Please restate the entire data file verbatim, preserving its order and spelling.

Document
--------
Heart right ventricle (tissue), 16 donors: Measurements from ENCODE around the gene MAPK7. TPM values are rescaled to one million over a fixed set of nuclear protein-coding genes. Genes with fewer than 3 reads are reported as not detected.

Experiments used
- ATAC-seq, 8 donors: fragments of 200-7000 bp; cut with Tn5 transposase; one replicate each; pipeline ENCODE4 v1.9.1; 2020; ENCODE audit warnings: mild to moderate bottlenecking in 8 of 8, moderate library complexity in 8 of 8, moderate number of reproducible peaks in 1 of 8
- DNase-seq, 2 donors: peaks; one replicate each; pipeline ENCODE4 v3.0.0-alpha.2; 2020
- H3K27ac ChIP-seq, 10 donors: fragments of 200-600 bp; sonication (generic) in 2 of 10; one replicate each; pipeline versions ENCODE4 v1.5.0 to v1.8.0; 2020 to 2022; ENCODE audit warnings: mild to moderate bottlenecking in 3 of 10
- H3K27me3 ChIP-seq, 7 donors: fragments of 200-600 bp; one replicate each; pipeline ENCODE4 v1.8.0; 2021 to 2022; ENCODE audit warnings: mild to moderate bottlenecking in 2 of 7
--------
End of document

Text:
Heart right ventricle (tissue), 16 donors: Measurements from ENCODE around the gene MAPK7. TPM values are rescaled to one million over a fixed set of nuclear protein-coding genes. Genes with fewer than 3 reads are reported as not detected.

Experiments used
- ATAC-seq, 8 donors: fragments of 200-7000 bp; cut with Tn5 transposase; one replicate each; pipeline ENCODE4 v1.9.1; 2020; ENCODE audit warnings: mild to moderate bottlenecking in 8 of 8, moderate library complexity in 8 of 8, moderate number of reproducible peaks in 1 of 8
- DNase-seq, 2 donors: peaks; one replicate each; pipeline ENCODE4 v3.0.0-alpha.2; 2020
- H3K27ac ChIP-seq, 10 donors: fragments of 200-600 bp; sonication (generic) in 2 of 10; one replicate each; pipeline versions ENCODE4 v1.5.0 to v1.8.0; 2020 to 2022; ENCODE audit warnings: mild to moderate bottlenecking in 3 of 10
- H3K27me3 ChIP-seq, 7 donors: fragments of 200-600 bp; one replicate each; pipeline ENCODE4 v1.8.0; 2021 to 2022; ENCODE audit warnings: mild to moderate bottlenecking in 2 of 7